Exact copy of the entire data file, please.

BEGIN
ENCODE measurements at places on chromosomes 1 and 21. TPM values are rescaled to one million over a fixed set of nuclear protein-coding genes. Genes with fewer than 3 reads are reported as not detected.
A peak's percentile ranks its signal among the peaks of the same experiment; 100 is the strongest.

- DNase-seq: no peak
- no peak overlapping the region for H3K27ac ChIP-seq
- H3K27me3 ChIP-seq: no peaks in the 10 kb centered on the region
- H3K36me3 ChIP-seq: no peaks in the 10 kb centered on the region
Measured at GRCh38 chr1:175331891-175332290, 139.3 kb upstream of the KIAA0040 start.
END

ENCODE measurements at places on chromosomes 1 and 21. TPM values are rescaled to one million over a fixed set of nuclear protein-coding genes. Genes with fewer than 3 reads are reported as not detected.
A peak's percentile ranks its signal among the peaks of the same experiment; 100 is the strongest.

- DNase-seq: no peak
- no peak overlapping the region for H3K27ac ChIP-seq
- H3K27me3 ChIP-seq: no peaks in the 10 kb centered on the region
- H3K36me3 ChIP-seq: no peaks in the 10 kb centered on the region
Measured at GRCh38 chr1:175331891-175332290, 139.3 kb upstream of the KIAA0040 start.